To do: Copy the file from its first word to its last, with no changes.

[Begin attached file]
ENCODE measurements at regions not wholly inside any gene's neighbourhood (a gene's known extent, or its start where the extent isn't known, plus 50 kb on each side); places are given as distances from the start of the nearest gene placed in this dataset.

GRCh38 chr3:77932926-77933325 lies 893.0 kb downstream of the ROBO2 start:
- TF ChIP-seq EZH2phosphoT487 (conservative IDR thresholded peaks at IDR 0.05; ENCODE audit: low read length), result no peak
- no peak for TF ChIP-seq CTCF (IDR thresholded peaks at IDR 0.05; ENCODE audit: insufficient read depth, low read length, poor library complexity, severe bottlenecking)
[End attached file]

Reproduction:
ENCODE measurements at regions not wholly inside any gene's neighbourhood (a gene's known extent, or its start where the extent isn't known, plus 50 kb on each side); places are given as distances from the start of the nearest gene placed in this dataset.

GRCh38 chr3:77932926-77933325 lies 893.0 kb downstream of the ROBO2 start:
- TF ChIP-seq EZH2phosphoT487 (conservative IDR thresholded peaks at IDR 0.05; ENCODE audit: low read length), result no peak
- no peak for TF ChIP-seq CTCF (IDR thresholded peaks at IDR 0.05; ENCODE audit: insufficient read depth, low read length, poor library complexity, severe bottlenecking)